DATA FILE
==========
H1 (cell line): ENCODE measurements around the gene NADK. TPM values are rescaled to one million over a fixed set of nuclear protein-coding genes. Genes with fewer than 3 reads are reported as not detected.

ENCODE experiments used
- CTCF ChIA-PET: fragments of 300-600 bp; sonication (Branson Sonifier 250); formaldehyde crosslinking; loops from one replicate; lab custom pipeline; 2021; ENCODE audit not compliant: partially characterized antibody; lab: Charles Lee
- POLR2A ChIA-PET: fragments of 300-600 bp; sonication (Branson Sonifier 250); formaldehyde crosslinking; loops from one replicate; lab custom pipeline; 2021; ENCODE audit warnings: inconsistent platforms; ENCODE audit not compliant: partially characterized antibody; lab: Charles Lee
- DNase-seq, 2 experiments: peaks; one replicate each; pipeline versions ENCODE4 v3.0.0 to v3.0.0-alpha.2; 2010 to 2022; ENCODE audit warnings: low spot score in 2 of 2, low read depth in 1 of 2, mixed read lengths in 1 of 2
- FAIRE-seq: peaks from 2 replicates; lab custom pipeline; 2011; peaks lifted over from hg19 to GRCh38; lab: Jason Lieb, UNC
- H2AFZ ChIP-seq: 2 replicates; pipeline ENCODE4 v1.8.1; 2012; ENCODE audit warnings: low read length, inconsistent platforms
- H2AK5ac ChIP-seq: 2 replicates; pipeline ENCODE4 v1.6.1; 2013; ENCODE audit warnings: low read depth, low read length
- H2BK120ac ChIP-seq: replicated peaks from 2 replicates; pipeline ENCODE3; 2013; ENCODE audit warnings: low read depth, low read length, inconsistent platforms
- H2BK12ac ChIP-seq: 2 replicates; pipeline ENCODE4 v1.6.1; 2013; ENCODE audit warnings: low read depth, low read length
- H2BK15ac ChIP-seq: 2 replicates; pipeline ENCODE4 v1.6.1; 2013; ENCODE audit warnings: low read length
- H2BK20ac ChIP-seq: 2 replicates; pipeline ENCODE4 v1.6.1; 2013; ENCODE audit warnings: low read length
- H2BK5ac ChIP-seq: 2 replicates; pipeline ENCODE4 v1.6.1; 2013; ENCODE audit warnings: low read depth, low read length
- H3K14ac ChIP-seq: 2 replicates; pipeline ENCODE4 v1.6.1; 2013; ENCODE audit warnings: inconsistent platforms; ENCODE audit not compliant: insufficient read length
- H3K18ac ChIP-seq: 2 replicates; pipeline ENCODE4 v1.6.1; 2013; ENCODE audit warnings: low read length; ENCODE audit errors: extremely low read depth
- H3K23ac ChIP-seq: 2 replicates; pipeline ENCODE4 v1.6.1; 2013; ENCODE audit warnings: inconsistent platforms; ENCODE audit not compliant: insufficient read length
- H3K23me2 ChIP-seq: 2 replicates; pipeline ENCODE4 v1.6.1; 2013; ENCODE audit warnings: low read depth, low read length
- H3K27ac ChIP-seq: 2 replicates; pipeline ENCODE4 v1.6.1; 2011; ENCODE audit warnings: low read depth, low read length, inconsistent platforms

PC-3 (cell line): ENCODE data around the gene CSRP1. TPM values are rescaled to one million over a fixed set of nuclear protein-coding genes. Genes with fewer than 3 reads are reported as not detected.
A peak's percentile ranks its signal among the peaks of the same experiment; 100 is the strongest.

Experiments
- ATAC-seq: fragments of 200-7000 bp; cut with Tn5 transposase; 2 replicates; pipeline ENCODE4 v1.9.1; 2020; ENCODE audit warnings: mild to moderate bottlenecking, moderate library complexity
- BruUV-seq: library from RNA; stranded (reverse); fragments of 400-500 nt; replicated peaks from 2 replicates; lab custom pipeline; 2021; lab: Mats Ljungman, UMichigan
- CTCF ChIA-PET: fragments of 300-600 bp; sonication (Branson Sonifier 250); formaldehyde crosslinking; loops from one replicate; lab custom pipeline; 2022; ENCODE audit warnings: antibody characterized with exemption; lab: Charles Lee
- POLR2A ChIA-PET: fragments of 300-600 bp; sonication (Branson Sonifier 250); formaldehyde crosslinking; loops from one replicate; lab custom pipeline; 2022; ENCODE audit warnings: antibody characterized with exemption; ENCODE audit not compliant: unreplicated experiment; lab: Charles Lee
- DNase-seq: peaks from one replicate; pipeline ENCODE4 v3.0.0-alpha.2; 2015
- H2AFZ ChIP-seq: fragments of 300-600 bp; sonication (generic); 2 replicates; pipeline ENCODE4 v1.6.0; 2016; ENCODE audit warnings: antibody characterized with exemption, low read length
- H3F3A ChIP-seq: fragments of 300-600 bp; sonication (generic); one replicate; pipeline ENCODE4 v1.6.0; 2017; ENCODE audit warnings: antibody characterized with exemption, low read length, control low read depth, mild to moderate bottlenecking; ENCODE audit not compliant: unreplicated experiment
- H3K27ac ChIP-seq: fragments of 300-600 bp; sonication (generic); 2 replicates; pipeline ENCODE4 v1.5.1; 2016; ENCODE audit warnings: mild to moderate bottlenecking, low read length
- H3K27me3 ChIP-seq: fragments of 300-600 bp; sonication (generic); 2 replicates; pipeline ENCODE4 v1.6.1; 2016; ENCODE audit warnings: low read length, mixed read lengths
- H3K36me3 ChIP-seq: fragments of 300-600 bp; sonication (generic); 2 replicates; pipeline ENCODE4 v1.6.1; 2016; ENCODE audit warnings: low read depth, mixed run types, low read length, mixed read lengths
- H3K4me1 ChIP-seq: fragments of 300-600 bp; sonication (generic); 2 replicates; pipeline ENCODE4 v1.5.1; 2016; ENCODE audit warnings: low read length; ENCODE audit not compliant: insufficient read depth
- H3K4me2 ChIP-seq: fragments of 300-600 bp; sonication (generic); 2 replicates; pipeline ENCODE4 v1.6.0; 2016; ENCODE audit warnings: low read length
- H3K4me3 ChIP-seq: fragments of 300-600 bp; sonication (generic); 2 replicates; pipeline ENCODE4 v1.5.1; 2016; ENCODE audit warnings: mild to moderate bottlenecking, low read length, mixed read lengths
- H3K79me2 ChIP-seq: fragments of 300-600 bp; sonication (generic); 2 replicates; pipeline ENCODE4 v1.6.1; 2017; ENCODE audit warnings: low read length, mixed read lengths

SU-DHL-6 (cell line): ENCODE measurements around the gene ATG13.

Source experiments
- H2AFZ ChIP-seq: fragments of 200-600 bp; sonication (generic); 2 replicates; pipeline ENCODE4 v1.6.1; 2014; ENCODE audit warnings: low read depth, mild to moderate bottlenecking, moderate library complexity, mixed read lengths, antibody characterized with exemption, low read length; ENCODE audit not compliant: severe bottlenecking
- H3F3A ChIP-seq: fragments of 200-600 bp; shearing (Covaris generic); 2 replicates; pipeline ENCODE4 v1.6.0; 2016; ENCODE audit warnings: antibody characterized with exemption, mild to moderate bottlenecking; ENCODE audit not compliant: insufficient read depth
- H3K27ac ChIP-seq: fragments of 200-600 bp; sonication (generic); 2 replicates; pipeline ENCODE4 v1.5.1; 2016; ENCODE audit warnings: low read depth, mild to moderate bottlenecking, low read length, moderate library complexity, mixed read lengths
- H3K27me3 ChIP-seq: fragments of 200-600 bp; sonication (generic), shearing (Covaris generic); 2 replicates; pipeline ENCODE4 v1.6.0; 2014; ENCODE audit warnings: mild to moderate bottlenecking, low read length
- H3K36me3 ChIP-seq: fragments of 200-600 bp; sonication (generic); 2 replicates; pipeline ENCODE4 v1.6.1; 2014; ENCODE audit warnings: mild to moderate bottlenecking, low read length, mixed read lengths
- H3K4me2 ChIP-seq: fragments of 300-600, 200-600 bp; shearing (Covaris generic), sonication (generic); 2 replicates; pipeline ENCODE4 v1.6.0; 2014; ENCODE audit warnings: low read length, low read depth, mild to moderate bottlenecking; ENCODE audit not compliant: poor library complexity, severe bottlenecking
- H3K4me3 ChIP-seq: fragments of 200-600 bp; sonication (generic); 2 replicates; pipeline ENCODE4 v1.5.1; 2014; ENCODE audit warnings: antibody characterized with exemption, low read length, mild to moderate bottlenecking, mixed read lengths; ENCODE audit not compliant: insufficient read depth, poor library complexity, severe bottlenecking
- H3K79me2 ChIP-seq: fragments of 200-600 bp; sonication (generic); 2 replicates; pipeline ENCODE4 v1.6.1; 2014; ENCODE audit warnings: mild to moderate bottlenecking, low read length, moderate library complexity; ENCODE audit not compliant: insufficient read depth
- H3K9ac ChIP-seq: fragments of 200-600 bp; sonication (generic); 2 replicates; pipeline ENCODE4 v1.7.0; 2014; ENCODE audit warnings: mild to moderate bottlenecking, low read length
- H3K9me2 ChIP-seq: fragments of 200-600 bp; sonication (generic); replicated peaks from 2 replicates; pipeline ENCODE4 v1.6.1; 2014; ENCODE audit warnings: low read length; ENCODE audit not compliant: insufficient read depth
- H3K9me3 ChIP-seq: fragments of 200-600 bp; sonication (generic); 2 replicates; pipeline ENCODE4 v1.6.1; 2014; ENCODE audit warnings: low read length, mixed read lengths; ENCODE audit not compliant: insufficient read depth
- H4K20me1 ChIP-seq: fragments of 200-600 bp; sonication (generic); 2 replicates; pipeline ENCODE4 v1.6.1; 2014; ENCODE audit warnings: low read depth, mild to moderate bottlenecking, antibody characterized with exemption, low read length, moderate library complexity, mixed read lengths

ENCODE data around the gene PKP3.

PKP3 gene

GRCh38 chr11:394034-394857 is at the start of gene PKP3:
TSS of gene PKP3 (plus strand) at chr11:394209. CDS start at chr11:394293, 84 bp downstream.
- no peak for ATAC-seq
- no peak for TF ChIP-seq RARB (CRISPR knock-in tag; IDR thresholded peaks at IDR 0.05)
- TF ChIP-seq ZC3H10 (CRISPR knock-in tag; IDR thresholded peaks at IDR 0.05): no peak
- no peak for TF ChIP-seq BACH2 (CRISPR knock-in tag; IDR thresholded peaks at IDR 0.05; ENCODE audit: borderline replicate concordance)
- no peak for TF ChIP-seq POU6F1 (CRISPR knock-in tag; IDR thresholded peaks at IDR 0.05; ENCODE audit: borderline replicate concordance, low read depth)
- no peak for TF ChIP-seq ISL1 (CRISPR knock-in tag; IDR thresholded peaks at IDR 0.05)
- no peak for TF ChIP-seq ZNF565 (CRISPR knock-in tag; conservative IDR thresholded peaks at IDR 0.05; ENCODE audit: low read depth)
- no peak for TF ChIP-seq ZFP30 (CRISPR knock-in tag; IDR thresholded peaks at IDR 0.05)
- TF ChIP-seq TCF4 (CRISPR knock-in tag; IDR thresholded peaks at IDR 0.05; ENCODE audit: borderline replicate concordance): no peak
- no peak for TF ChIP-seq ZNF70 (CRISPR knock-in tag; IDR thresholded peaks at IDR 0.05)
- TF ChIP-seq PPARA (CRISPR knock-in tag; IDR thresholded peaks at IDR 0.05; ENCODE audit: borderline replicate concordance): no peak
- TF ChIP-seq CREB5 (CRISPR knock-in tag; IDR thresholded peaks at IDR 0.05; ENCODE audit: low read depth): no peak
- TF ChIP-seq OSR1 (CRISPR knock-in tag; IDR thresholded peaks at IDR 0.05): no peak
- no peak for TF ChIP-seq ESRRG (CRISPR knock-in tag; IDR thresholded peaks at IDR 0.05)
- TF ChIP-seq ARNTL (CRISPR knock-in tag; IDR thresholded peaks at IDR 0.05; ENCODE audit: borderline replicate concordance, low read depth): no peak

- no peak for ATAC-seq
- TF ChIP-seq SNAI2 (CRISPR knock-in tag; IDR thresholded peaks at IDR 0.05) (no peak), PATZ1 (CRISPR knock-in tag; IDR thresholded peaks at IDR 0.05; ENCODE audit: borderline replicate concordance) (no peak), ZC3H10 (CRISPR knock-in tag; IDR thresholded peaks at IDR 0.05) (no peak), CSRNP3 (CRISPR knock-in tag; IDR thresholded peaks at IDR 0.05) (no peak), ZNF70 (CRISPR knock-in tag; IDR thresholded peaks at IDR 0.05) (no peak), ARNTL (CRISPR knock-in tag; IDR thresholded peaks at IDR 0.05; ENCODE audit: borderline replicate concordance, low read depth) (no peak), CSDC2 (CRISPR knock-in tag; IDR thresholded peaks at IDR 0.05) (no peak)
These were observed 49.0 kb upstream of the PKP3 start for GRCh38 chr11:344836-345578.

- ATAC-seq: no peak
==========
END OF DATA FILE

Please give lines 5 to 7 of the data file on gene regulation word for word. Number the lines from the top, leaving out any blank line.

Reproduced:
- DNase-seq, 2 experiments: peaks; one replicate each; pipeline versions ENCODE4 v3.0.0 to v3.0.0-alpha.2; 2010 to 2022; ENCODE audit warnings: low spot score in 2 of 2, low read depth in 1 of 2, mixed read lengths in 1 of 2
- FAIRE-seq: peaks from 2 replicates; lab custom pipeline; 2011; peaks lifted over from hg19 to GRCh38; lab: Jason Lieb, UNC
- H2AFZ ChIP-seq: 2 replicates; pipeline ENCODE4 v1.8.1; 2012; ENCODE audit warnings: low read length, inconsistent platforms